Hoppy and Lucky deliver cattle to Valdez in Argentina. Merritt is after Valdez's ranch and has his son and daughter killed, supposedly in an accident. Examining the bullet, Hoppy suspects murder. Hoppy then remembers Merritt and finds his picture on an old USA wanted poster.Written by
Maurice VanAuken <firstname.lastname@example.org>
This is one of 54 Hopalong Cassidy features produced by Harry Sherman, initially distributed by Paramount Pictures from 1935-1941, and then by United Artists 1942-1944, which were purchased by their star William Boyd for nationally syndicated television presentation beginning in 1948 and continuing thereafter for many years, as a result of their phenomenal success. Each feature was re-edited to 54 minutes so as to comfortably fit into a 60 minute time slot, with six minutes for commercials. It was not until 50 years later that, with the cooperation of Mrs. Boyd. i.e. Grace Bradley, that they were finally restored to their original length with their original opening and closing credits intact. See more »
Back in the late 1940s and early 50s, many old series B-westerns were chopped to pieces in order to fit them into one hour time slots on TV. Unfortunately, in some cases, the original longer versions were lost. Fortunately, in the case of Hopalong Cassidy's film, the original excised footage was saved and recently restored. Fortunately, the copy of "Law of the Pampas" that I just saw on YouTube is one of the restored ones...running at 71 minutes instead of the much shorter 50-55 minutes.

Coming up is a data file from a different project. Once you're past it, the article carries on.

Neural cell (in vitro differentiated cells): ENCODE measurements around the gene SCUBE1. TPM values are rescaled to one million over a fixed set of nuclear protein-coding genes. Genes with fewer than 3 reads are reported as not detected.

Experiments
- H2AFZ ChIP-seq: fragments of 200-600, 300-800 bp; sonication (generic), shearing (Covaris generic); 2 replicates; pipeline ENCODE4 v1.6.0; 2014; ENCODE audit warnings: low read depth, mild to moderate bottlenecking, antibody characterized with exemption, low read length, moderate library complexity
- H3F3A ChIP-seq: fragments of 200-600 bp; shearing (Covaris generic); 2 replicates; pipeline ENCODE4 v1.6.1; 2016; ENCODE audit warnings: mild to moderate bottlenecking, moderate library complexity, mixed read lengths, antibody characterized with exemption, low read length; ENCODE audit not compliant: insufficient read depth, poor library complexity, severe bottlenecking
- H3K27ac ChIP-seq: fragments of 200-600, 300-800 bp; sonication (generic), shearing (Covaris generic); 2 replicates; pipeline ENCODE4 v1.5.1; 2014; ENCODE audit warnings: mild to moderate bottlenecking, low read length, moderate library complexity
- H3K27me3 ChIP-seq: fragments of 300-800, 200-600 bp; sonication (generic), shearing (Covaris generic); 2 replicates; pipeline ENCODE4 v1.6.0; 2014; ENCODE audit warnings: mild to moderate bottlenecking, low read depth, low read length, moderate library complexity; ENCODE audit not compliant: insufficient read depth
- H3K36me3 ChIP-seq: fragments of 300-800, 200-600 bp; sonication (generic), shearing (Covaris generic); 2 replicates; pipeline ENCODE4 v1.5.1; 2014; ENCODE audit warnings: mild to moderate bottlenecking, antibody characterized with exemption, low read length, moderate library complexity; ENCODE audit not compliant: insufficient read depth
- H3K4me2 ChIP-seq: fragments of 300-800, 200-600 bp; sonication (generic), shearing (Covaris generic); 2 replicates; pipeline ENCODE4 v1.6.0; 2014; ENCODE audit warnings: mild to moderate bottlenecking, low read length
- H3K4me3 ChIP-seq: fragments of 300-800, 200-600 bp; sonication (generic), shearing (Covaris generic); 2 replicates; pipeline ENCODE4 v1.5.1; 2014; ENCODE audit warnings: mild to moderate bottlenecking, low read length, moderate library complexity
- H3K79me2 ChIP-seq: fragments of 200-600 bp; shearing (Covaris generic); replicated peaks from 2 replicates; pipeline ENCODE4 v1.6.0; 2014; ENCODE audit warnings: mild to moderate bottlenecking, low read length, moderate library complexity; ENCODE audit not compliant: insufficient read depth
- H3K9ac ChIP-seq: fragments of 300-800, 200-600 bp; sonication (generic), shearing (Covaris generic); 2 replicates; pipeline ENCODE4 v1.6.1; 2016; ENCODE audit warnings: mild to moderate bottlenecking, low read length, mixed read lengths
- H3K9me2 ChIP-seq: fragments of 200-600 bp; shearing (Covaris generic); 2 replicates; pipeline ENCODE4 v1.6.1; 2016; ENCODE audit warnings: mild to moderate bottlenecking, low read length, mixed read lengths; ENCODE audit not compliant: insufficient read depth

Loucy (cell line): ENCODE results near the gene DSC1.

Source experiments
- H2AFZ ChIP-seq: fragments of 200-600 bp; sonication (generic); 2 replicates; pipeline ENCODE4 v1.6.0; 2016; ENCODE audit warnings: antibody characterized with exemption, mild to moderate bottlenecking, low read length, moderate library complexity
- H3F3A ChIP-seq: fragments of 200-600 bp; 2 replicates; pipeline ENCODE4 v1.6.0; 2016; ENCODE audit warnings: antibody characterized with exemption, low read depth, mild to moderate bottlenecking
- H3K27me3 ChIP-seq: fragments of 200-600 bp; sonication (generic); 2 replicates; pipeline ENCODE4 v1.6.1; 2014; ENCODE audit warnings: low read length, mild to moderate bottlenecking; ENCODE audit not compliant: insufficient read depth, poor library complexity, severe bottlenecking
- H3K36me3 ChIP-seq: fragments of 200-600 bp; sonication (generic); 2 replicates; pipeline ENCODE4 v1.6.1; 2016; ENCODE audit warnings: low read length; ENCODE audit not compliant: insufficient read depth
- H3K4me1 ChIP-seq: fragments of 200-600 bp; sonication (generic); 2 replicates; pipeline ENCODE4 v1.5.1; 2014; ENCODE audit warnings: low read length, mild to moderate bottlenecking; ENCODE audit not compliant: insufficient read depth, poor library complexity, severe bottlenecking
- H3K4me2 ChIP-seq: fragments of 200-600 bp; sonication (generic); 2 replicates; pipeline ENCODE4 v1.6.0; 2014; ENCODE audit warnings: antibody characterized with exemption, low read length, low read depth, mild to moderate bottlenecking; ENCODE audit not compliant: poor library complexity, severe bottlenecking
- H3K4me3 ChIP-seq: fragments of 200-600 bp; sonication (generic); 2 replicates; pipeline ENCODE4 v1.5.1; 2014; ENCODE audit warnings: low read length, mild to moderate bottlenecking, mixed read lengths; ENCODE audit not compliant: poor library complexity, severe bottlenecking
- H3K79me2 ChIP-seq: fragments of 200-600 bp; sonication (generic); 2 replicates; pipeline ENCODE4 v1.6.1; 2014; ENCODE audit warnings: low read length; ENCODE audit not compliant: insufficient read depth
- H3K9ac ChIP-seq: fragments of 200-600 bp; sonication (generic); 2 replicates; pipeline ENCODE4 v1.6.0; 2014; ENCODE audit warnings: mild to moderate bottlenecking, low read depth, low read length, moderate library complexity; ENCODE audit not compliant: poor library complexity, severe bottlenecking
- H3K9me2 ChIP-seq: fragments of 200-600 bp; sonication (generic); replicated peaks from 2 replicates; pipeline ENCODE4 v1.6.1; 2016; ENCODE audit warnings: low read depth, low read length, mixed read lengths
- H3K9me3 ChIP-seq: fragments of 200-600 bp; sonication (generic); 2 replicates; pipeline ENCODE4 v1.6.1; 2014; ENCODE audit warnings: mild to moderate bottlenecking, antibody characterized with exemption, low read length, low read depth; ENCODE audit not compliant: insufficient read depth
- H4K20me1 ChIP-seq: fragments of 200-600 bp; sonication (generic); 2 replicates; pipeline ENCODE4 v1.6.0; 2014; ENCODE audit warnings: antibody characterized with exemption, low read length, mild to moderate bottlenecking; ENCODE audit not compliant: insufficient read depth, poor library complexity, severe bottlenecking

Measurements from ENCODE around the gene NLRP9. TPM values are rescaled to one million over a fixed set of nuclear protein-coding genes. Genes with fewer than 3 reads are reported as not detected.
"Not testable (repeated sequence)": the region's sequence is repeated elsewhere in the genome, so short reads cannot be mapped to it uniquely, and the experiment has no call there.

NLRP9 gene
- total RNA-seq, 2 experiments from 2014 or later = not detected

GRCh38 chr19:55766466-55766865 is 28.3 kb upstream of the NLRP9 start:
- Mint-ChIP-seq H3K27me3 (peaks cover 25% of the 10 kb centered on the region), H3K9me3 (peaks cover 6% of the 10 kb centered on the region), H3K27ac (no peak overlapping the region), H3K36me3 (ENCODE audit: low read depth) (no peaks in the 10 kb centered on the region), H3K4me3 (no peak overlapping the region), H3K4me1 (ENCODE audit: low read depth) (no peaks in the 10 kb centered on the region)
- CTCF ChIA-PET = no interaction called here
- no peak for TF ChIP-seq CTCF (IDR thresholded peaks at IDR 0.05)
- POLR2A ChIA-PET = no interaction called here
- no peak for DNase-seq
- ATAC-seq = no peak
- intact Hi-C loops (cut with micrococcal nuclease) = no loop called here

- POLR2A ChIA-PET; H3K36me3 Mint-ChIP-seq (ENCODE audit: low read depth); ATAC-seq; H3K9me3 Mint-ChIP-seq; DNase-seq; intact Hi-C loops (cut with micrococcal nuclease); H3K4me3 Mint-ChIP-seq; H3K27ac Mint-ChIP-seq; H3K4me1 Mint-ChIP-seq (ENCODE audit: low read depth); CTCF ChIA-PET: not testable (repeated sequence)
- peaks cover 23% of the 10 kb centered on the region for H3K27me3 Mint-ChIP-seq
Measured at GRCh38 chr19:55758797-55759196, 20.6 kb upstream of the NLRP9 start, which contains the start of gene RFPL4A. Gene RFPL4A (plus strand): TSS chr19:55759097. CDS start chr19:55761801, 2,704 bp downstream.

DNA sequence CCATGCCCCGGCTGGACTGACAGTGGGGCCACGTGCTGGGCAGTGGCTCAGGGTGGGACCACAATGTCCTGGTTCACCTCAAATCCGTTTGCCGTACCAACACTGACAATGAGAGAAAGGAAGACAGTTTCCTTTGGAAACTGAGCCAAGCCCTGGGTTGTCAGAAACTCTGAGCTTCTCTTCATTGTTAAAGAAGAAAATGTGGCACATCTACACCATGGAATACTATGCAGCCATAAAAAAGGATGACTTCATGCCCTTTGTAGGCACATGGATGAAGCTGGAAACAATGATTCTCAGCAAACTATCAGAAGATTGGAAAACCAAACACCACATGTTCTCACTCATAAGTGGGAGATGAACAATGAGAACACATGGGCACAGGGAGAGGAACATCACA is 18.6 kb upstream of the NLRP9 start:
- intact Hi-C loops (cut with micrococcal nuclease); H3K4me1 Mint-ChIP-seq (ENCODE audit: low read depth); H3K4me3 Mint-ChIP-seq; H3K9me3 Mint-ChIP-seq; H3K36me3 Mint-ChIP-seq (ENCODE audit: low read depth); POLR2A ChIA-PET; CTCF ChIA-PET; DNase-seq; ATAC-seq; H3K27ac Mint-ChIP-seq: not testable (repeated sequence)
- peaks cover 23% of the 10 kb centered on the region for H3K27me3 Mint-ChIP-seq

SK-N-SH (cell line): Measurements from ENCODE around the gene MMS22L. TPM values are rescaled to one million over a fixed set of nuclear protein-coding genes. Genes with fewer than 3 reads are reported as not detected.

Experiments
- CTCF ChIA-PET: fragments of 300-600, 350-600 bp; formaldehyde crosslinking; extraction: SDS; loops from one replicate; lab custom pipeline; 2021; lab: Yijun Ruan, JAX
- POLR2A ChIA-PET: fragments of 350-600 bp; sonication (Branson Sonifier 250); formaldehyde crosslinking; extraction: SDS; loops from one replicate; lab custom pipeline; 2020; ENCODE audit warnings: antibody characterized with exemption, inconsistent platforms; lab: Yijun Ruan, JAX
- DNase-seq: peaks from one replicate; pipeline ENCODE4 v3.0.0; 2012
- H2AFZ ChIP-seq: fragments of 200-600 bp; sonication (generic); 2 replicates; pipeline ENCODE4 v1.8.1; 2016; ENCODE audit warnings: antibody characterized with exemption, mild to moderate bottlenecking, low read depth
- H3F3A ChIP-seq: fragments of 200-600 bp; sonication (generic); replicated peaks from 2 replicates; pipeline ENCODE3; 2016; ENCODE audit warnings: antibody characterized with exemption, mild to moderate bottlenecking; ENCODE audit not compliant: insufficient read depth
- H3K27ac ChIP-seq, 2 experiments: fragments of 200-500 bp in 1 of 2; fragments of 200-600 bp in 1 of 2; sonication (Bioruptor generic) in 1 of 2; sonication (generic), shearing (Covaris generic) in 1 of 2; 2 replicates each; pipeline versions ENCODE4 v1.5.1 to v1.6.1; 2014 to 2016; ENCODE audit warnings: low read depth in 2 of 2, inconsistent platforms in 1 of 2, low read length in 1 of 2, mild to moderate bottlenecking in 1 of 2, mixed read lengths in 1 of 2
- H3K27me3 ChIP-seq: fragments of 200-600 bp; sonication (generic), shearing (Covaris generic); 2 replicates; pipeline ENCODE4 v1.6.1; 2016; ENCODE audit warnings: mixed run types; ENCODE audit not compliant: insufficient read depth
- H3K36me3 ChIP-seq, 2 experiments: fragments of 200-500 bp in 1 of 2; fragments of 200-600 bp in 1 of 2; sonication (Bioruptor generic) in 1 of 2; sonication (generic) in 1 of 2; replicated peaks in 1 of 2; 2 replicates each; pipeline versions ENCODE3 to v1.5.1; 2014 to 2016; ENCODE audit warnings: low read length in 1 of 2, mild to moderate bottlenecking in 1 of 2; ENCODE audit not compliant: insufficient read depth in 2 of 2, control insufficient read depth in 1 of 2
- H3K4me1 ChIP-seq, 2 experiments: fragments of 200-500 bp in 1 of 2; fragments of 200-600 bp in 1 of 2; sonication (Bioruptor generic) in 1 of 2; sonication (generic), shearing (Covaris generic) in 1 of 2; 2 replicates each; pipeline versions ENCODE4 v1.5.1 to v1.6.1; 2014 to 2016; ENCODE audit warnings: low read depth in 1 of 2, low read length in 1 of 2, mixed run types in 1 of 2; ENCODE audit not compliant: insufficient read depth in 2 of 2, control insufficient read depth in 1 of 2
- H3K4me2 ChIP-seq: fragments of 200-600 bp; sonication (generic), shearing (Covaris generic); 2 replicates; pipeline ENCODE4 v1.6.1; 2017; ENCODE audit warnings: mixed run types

When the story begins, Hoppy meets Mr. Valdez, a rich rancher from South America who is visiting the United States. Not surprisingly, Valdez likes Hoppy...after all, good people always love him! At first, Hopalong isn't interested in bringing cattle to Valdez in Argentina, but after his suspicions are raised concerning the 'accidental deaths' in the Valdez family, he agrees to go...along with his somewhat blabber-mouthy friend, Lucky. Once there, it becomes increasingly obvious that the deaths were not mere accidents and Valdez's own son-in-law might just be behind all this!
Considering that this is a B-western, it probably will come as no surprise to learn that it was filmed in California, not Argentina. But the look of the film with the Sierras was a nice substitution. Plus, Paramount seemed to do an excellent job in replicating the look of South America--with bolos, gauchos and folks drinking mate out of a bombilla. In other words, they tried to get the right look...which is a bit unusual. Also, I appreciated how these 'South Americans' were not bad stereotypes and were very decent folk...a very sensitive portrayal for the times. Overall, very enjoyable and a wonderful change of pace.
4 of 4 people found this review helpful.
Was this review helpful to you?
| Report this